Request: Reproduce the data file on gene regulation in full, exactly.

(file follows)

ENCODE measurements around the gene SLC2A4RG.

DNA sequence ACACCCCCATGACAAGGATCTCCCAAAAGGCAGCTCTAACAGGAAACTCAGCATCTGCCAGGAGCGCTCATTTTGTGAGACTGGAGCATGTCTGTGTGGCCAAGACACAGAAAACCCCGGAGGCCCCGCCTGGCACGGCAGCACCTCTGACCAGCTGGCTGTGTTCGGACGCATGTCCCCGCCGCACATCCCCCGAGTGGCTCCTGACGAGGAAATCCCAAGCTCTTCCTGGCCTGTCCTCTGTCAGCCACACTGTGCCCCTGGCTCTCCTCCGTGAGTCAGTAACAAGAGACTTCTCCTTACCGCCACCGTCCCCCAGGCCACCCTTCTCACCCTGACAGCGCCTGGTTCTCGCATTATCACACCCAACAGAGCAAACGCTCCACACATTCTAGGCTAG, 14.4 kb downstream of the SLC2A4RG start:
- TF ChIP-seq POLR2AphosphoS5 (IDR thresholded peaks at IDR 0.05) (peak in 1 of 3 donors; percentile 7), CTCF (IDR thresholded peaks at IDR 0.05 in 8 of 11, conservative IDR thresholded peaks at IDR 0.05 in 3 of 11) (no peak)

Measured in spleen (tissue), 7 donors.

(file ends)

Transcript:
ENCODE measurements around the gene SLC2A4RG.

DNA sequence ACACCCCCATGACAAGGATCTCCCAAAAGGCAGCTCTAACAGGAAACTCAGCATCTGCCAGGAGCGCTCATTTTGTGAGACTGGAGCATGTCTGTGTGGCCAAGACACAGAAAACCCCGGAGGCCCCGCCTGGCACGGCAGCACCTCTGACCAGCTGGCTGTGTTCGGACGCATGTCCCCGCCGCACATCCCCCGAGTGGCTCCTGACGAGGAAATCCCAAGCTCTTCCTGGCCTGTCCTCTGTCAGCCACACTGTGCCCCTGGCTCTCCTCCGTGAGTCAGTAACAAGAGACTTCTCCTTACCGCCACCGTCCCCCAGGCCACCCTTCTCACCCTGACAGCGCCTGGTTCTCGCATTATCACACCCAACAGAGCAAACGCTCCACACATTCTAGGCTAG, 14.4 kb downstream of the SLC2A4RG start:
- TF ChIP-seq POLR2AphosphoS5 (IDR thresholded peaks at IDR 0.05) (peak in 1 of 3 donors; percentile 7), CTCF (IDR thresholded peaks at IDR 0.05 in 8 of 11, conservative IDR thresholded peaks at IDR 0.05 in 3 of 11) (no peak)

Measured in spleen (tissue), 7 donors.